By some stroke of misfortune I happened across this headline from People Magazine: “Yoga Instructor Practices in White Pants While Free-Bleeding to Make a Point About Period Shame.”
I only hope aliens from an advanced civilization aren’t able to access our Internet. Surely, if they saw this, or pretty much anything else that gets posted to the internet on a daily basis, they’d correctly surmise that we are a race of dangerous lunatics. Their only recourse at that point would be to incinerate us with their alien Death Ray.
On second thought, maybe I do hope they can access our internet.
The article tells us about a woman named Steph Gongora who takes inspiring Instagram videos of herself bleeding into her pants while she does yoga poses. Her latest video has this caption:
“I am a woman, therefore, I bleed. It’s messy, it’s painful, it’s terrible and it’s beautiful. And yet, you wouldn’t know. Because I hide it. I bury things at the bottom of the trash. I breathe, ragged and awkward through the cramps, all the while holding onto this tight-lipped, painted-on smile… Hundreds of years of culture have made us embarrassed to bleed, have left us feeling dirty and ashamed…”
I haven’t investigated the rest of Steph’s work, so I’m not sure how far she takes this philosophy. One wonders if she’s launched similar campaigns to fight back against society’s merciless shaming of other bodily functions. Just imagine the possibilities:
“I ate Taco Bell, therefore, I have diarrhea. It’s messy, it’s painful, it’s terrible and it’s beautiful. And yet, you wouldn’t know. Because I hide it. I flush things down the toilet. Hundreds of years of culture have made us embarrassed to defecate in our pants, have left us feeling dirty and ashamed…”
A Shaming For Everyone
You think I’m joking, but “poop shaming” is actually a thing. There’s a shaming for everything these days. Every week there’s some new group of drama queens whining that they’re being “shamed” for this or that.
As we know, the two most common anti-shaming efforts involve overweight people gallivanting around in various states of undress in order to fight “body shaming” (there are 12 types of body shaming, by the way), and promiscuous women also gallivanting around in various states of undress in order to fight “slut shaming” (after a while you begin to suspect that anti-shame warriors are just looking for an excuse to get naked). But that’s just the tip of the iceberg of shame. Shaming comes in all shapes and forms and styles and flavors. There’s skinny jean shaming, single shaming, formula shaming, house shaming, divorce shaming, tattoo shaming, selfie shaming, reader shaming, salad shaming, snack shaming, hook up shaming, millennial shaming, sweat shaming, sleep shaming, food stamp shaming, Instagram filter shaming, Pokemon shaming, pajama shaming, phone shaming, riot shaming, leisure time shaming, baby shaming, vacation shaming, stoner shaming, body modification shaming, and music shaming. Specifically for women, along with period shaming, there’s also abortion shaming, pole dance shaming, sorority shaming, shirtless shaming, armpit hair shaming, and alcohol shaming.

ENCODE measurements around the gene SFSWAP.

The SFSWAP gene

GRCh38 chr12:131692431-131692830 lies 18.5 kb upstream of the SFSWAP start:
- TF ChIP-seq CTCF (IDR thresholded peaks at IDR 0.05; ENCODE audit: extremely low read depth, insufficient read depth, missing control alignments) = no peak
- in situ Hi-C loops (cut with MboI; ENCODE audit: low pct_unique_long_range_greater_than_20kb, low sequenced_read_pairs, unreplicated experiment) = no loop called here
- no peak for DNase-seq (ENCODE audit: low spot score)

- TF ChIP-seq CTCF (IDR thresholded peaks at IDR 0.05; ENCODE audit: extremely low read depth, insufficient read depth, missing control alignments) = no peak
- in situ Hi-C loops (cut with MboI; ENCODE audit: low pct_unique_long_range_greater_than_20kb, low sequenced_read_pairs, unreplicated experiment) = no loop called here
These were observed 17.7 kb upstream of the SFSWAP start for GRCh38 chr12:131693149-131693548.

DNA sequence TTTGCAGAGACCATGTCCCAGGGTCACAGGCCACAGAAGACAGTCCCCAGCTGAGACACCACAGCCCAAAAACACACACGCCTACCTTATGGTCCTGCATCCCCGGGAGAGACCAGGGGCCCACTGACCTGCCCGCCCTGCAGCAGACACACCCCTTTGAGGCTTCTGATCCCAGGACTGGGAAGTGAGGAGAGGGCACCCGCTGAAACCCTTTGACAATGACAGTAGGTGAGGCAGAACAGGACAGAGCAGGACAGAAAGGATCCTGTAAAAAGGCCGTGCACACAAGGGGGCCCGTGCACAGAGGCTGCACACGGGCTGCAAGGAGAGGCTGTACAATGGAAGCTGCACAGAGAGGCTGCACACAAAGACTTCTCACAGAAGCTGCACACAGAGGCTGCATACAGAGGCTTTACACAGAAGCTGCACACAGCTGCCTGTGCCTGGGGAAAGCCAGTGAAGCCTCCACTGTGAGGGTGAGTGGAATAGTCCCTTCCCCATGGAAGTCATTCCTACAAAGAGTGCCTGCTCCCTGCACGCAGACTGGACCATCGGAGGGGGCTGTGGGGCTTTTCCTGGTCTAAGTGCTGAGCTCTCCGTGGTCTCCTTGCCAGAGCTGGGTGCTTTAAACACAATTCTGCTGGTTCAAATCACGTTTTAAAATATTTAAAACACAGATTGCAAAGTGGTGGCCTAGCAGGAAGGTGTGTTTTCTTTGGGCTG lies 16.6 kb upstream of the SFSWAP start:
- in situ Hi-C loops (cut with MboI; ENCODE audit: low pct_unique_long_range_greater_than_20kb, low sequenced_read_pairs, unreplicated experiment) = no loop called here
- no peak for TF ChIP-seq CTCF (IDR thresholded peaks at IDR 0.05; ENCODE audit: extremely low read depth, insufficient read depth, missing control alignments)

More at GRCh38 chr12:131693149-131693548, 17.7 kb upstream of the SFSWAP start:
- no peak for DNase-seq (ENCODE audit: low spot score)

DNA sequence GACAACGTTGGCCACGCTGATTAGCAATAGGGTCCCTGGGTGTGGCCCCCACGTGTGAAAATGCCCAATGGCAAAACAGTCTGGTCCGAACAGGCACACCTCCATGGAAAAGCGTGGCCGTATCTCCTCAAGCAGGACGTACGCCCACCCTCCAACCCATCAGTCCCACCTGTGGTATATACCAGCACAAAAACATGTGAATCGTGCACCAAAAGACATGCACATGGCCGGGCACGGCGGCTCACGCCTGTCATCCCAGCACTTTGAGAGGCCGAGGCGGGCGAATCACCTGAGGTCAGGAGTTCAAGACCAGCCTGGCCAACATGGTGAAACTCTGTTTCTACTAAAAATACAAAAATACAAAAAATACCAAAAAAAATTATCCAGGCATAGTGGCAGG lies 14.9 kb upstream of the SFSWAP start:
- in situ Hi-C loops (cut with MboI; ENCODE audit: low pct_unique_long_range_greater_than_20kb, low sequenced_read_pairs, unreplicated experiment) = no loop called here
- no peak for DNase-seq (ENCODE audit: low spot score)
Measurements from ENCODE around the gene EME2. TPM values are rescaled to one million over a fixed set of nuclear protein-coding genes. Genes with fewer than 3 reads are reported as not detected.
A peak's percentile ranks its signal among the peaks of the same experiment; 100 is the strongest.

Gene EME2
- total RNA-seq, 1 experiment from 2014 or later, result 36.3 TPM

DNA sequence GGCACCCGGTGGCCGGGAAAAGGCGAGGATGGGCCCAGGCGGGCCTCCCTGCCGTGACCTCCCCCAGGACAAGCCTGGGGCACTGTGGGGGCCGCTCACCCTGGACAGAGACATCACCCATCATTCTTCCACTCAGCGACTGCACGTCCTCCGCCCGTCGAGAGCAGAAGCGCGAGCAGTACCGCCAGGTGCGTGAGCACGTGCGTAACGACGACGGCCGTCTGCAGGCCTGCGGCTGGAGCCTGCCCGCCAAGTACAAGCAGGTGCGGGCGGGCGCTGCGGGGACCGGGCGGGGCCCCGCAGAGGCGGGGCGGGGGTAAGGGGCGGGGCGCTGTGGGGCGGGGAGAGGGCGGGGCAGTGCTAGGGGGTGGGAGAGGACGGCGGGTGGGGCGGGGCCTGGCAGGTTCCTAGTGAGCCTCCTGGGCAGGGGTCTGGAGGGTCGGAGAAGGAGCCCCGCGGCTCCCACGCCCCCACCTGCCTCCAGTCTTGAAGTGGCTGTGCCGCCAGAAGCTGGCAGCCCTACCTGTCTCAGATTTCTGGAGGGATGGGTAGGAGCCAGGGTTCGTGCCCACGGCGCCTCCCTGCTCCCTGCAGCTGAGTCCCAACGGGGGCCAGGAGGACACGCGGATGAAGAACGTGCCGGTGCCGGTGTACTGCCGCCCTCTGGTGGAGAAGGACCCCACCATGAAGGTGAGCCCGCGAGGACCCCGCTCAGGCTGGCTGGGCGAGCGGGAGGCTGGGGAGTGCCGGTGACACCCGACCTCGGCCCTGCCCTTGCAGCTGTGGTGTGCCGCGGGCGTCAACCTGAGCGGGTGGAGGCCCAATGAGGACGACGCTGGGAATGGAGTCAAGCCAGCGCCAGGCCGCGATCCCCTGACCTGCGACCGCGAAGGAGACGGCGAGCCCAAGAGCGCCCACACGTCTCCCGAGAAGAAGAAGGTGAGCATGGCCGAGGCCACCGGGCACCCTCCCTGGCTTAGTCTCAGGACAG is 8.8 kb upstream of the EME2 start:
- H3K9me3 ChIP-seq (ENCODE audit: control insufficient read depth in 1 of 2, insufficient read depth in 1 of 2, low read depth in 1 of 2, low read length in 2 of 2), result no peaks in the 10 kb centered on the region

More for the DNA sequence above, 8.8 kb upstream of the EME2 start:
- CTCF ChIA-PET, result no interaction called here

And for those who shame all of this shaming there’s shame shaming, which often leads to shame shaming shaming and even shame shaming shaming shaming, which gives rise to the shaming of shame shamers who shame those who shame shamers for shame shaming shaming. We’re all just ashamed all the time, it seems, but not so ashamed that we won’t post heroic pictures of ourselves doing whatever it is we claim we’re persecuted for doing. And, although society supposedly “shames” this activity, we’re sure to get 100 thousand likes and 50 thousand shares and 10 thousand laudatory comments.
It’s Called A “Different Opinion”
Here’s a good rule of thumb: If you are roundly congratulated for doing something, society is not shaming you. Often, when we complain of being “shamed,” we really mean that a few random people have expressed mild disapproval or disagreement with some trivial, unimportant habit or preference of ours. Yeah, some people don’t like your pants or your tattoos; some people think you read silly books and play dumb games; some people find your taste in music and fashion horrid, and guess what? They’re allowed to have those opinions. They’re probably right, anyway, but that’s beside the point. The point is that you haven’t been victimized or injured because someone differed with you.
You haven’t been “shamed” just because your tastes aren’t shared by every single person you meet. You’ve simply discovered the reality that other people are other people. They may have preferences that differ from your own. They may, God forbid, verbalize those preferences, even going so far as to offer some critique of yours. Perhaps their criticism is correct, perhaps it’s wrong, perhaps nobody is exactly right or wrong and it really is just a matter of taste. Whatever the case, your job, as a rational adult, is to endure this encounter with the otherness of another person without collapsing into a puddle of tears over it. Besides, if you do collapse into a puddle of tears, you run the risk of being cry shamed. And, oh, what a shame that would be.
Well Deserved Shame
But there is another form of alleged “shaming” which I think deserves special consideration. Sometimes a person feels “shamed” not just for having an opinion or a preference or a point of view, but for doing something legitimately indecent and objectionable. This “shaming,” what little still occurs, is objectively good and healthy.